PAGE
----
The first is executive action: using either usual presidential powers or those granted by the national state of emergency. For example, the president can use the Defense Production Act to direct American companies to increase production of COVID-19 tests and personal protective equipment like masks and eye coverings. Trump has used the DPA some. Biden is expected to use it more. While these mandates come with limited funding, they can be effective. The DPA can be used to require that companies set side resources so that forthcoming anticipated orders can be quickly fulfilled. If the Pfizer vaccine ends up being as effective as currently hoped, for example, a large quantity of dry ice will be needed to keep the lots at –80°C temperatures during transport and on-sight storage. The DPA can direct companies to take (or avoid) actions that would create bottlenecks in any declared national priorities, such as vaccine distribution. The DPA even allows exceptions to monopoly/anti-trust laws. The taskforce’s job, then, will be to help the Biden-Harris team identify the right priorities, based on its ongoing assessment of current and foreseen needs.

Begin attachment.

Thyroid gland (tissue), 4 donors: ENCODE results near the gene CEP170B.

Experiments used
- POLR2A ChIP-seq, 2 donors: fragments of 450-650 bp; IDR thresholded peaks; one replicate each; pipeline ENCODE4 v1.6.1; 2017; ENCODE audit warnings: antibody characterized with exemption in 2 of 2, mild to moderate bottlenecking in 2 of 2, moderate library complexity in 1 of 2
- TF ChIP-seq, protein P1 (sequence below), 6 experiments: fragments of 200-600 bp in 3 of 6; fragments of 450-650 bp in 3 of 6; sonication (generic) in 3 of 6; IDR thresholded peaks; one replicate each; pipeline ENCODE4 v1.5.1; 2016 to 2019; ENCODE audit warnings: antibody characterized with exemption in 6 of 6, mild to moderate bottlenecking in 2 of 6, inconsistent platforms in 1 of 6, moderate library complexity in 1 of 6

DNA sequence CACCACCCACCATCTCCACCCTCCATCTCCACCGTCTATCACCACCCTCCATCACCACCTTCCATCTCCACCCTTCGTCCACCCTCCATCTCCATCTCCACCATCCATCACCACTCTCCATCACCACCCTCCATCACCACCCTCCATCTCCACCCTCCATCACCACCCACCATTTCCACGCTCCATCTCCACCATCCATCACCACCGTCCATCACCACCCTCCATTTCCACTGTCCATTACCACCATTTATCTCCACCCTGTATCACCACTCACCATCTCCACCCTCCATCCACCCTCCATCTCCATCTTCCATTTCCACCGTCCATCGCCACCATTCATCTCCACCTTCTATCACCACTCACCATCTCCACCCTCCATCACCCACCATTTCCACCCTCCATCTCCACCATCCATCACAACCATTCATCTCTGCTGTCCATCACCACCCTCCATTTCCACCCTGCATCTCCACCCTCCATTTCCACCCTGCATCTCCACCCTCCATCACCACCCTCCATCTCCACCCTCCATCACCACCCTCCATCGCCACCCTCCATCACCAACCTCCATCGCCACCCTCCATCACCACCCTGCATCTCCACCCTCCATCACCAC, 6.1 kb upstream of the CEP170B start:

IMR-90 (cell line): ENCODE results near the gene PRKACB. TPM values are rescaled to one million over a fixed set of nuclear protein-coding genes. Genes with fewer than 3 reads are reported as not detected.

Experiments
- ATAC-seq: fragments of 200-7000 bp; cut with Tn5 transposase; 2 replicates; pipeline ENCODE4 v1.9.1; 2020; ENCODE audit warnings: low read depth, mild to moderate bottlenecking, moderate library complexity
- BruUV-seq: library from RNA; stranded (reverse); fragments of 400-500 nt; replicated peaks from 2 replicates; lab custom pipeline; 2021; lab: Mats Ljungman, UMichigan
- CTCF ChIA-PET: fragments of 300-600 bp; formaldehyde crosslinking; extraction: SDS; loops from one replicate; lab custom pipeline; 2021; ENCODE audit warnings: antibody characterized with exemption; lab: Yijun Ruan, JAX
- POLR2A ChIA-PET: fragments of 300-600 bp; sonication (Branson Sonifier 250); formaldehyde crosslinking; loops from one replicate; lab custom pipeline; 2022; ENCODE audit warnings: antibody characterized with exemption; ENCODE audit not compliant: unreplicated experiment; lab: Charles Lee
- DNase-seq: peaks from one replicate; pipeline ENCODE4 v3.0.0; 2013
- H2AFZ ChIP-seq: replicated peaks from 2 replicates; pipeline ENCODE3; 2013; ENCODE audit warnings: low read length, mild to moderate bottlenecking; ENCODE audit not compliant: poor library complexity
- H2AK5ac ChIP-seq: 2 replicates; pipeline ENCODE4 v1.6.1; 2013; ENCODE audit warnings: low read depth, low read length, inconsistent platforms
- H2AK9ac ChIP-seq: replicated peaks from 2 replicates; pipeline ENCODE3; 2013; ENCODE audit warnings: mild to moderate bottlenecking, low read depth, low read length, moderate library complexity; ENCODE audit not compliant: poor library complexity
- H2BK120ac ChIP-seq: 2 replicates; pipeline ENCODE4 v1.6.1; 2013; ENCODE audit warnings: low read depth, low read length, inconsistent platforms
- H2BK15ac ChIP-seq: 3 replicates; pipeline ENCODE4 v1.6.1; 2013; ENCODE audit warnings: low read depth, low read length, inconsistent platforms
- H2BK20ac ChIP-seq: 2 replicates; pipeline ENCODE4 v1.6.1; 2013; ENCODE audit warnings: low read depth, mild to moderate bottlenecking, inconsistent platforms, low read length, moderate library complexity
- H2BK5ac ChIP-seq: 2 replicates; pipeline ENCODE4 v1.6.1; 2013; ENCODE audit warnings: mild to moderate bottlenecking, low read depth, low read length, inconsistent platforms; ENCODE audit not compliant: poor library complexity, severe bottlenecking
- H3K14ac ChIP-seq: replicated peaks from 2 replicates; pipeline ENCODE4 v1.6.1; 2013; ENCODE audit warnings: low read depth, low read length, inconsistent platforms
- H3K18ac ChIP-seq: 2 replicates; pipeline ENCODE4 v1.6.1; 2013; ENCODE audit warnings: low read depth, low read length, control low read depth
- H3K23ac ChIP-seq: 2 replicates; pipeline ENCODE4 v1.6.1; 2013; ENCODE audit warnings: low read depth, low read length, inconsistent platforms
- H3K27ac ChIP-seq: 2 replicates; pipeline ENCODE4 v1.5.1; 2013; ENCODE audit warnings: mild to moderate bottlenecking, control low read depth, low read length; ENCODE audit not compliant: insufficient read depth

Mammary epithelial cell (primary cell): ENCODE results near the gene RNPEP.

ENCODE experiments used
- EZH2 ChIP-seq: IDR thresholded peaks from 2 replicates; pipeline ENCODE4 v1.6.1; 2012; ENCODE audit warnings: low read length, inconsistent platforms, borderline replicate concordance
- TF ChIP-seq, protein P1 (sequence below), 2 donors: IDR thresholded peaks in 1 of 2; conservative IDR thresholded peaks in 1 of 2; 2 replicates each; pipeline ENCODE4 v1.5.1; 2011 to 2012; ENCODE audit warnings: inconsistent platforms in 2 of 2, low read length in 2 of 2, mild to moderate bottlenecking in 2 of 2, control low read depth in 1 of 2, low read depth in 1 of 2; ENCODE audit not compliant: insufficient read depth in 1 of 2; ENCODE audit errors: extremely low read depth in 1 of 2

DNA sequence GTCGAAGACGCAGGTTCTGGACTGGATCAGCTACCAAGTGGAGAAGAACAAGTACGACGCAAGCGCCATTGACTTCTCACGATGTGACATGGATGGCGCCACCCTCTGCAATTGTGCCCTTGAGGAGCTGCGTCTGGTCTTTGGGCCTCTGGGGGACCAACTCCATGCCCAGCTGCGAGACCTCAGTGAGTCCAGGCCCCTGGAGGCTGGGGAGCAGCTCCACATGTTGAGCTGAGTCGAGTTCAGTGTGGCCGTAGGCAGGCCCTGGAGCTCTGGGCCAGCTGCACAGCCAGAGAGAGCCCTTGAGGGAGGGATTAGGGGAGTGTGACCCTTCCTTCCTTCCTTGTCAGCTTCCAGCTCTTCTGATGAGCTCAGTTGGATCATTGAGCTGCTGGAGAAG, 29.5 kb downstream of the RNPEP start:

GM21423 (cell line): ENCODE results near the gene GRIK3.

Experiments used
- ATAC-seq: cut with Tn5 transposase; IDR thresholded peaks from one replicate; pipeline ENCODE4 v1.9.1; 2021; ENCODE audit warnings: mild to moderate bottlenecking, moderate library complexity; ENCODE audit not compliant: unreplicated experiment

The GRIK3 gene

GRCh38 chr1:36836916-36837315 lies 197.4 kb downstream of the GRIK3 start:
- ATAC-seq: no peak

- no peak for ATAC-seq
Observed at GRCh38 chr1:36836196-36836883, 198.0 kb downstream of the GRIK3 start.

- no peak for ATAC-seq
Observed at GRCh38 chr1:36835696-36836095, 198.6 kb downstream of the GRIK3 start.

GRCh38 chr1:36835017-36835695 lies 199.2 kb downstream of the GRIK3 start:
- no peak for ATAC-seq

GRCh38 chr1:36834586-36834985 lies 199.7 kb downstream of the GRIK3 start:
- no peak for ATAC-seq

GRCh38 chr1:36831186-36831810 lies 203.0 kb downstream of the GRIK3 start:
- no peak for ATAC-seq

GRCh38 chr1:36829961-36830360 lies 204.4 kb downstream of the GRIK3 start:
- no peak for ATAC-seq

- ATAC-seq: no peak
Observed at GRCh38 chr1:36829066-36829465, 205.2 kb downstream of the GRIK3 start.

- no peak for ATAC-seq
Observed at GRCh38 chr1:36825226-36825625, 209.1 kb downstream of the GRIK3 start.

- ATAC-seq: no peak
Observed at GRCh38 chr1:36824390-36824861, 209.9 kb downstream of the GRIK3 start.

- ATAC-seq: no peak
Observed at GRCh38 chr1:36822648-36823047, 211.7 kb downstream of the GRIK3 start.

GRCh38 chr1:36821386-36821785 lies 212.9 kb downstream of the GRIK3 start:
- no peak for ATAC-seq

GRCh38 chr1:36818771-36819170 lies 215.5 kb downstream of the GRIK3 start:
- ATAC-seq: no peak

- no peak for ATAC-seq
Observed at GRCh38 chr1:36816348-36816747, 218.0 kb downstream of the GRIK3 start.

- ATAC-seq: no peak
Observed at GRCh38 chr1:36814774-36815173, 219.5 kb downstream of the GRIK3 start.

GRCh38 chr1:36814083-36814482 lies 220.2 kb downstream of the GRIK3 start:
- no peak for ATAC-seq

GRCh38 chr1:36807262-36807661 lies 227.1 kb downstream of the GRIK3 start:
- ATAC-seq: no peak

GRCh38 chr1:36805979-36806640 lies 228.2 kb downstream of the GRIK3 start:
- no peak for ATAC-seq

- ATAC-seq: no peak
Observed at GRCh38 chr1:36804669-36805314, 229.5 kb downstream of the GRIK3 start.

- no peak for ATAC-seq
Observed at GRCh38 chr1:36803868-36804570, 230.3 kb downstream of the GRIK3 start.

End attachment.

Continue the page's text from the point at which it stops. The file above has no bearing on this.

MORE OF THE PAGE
The second way that the White House can affect the pandemic response is to announce priorities to the Cabinet and to federal agencies. If Biden directs FEMA to roll out more testing facilities, they will do so. If the president directs the Army National Guard to construct field hospitals, they will do so — and quickly. The White House can urge the Department of Health and Human Services and the Food and Drug Administration to be more rigorous in adjudicating emergency use authorization applications for potential therapies to treat COVID-19. That way, the public will have faith in the medicines being offered, and have more realistic expectations about those that are not.
Lastly, Biden can shape any action from Congress by indicating policies he will or won’t support.